9) Explore Sand Dunes: Death Valley National Park
Family outdoor adventure highlights: This vast desert park boasts dozens of family-friendly adventures, from climbing sand dunes to backroad driving to nighttime stargazing. Get the whole family up before dawn to see the Mesquite Flat Sand Dunes’ shifting mountains of sand turn pink at sunrise. At sunset, snap photos of the colorful badlands at Zabriskie Point. Stroll across the crusty salt flats at Badwater Basin. At Harmony Borax Works, learn about the 20-mule teams that hauled wagons loaded with borax (a mineral used in ceramics and gold mining) across the desert. In the evening, lay out a blanket and marvel at a glittering blanket of desert stars.
Pro tip: Leave Death Valley’s paved highways behind when you rent a Jeep Wrangler from Farabee’s Jeep Rentals in Furnace Creek. No off-road driving experience is needed—Farabee’s sets you up with instructions, maps, and even a cooler filled with ice and water.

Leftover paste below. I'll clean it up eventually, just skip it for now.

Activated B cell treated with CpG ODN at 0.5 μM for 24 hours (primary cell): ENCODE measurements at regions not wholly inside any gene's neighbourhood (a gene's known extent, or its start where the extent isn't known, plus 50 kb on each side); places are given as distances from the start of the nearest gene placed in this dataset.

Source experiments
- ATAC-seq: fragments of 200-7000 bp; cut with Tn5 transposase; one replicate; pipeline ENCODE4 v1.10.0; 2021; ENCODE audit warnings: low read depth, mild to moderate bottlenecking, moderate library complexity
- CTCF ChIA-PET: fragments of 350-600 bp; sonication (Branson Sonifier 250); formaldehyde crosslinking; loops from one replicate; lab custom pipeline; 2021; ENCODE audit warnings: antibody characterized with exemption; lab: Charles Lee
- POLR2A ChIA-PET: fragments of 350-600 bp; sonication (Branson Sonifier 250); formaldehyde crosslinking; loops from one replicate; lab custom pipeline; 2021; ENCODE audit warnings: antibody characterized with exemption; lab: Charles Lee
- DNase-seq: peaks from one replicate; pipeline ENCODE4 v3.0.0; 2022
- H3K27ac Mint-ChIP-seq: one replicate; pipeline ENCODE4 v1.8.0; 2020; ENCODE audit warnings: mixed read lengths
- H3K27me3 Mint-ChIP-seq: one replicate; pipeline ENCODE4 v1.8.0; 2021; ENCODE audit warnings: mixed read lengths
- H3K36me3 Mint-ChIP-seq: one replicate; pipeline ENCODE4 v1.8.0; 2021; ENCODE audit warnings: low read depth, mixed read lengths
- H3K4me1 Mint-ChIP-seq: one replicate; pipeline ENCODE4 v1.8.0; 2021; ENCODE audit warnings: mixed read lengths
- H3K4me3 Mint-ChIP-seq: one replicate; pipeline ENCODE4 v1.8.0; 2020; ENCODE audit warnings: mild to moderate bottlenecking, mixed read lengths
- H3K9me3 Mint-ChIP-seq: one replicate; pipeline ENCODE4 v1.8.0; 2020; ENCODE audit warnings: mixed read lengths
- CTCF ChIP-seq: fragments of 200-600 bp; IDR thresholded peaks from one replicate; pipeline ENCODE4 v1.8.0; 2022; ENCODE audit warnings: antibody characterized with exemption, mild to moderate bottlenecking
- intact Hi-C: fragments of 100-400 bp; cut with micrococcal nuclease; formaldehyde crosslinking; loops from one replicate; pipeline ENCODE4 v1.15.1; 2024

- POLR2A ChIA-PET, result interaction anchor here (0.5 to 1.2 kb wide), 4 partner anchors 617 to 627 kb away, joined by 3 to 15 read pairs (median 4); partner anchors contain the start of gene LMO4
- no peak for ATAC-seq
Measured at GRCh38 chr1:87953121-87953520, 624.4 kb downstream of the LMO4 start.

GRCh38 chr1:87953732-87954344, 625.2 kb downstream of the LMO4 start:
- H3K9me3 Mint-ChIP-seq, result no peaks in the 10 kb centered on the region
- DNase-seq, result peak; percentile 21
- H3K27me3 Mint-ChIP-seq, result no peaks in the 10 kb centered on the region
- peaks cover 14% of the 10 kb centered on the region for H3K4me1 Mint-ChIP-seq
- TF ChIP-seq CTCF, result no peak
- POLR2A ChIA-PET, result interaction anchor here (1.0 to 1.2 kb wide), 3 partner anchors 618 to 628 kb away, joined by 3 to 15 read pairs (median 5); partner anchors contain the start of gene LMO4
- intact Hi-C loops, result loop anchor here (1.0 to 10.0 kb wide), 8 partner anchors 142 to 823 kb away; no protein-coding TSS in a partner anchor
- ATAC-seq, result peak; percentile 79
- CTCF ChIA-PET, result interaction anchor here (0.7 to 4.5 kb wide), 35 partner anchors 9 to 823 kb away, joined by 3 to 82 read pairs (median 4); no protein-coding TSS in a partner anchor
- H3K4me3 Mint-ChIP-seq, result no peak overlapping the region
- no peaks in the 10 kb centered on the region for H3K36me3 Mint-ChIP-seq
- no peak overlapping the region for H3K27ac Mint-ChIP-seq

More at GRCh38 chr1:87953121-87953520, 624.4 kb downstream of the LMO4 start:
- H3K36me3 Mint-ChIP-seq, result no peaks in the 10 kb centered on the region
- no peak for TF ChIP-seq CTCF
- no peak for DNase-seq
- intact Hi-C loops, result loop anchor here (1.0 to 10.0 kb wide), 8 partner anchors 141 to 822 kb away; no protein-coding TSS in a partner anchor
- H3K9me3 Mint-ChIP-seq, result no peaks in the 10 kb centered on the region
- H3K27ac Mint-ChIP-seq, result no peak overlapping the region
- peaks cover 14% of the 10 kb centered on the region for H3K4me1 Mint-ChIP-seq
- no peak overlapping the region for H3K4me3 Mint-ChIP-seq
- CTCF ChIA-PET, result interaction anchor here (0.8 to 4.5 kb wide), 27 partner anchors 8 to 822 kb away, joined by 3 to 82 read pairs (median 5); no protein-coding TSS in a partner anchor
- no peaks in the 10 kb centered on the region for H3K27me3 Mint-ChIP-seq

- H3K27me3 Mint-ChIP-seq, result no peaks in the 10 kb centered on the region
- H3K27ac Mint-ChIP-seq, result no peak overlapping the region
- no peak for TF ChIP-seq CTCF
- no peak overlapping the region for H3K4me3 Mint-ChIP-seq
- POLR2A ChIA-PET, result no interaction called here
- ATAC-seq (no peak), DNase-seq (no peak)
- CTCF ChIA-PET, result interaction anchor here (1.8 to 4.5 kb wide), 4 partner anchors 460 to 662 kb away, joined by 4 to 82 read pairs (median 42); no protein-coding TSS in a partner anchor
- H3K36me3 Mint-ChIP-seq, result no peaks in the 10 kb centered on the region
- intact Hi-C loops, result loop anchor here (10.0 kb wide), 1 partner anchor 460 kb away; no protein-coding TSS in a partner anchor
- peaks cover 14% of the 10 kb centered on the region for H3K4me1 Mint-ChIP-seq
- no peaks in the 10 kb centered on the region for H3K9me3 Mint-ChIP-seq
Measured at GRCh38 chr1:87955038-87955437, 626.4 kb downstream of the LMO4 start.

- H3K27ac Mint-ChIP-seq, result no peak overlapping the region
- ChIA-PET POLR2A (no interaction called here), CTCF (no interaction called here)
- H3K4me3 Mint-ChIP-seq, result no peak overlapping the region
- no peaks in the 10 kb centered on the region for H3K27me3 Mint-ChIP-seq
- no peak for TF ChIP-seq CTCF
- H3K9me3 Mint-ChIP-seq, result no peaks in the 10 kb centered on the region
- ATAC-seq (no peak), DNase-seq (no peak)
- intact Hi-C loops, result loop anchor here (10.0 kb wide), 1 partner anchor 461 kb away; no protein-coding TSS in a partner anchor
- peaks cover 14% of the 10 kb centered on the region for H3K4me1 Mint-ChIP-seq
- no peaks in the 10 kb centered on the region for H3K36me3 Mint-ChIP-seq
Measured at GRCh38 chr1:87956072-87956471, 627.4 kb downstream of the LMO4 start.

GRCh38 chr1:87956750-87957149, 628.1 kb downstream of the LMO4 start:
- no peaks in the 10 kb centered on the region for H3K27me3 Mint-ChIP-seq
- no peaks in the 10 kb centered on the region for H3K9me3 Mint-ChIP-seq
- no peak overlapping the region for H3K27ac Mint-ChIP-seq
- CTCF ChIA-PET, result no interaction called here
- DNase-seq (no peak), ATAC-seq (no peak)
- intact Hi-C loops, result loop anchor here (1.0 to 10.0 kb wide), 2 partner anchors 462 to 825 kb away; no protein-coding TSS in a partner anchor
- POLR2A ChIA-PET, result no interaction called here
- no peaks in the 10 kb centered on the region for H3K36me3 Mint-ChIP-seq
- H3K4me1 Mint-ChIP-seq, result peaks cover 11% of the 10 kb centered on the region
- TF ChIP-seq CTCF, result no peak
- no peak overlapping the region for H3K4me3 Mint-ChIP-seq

Where to stay: Book a stay at The Ranch at Death Valley, a 275-room hotel at Furnace Creek’s Oasis at Death Valley, a short drive from many of the park’s most popular sights and trails. Your kids will love the swimming pool, the ice-cream shop, and the Western decor at the saloon.
10) Learn to Surf: Huntington Beach
Family outdoor adventure highlights: Vacations can be great opportunities to veer off the beaten path, so maybe it’s time your family added surfing to its list of hobbies. Sure, riding waves has a steeper learning curve than many other outdoor activities, but it also has the biggest cool factor. Kids often learn faster than adults, but with a little practice, even mom and dad can get their toes on the nose. What better place to learn than Surf City USA, aka Huntington Beach? Sign up for lessons or surf camp with Corky Carroll’s Surf School, Banzai Surf School, or Pacific Surf School. Just don’t forget to slather on the sunscreen.
Pro tip: Before your first surf class, spend a half hour watching YouTube videos that show students practicing their “pop-ups” on dry land. You’ll do this in class, but it helps to have a mental picture before you start.
Where to stay: You may need a massage after your first day in the surf, so book at stay at the oceanfront Hyatt Regency Huntington Beach Resort and Spa.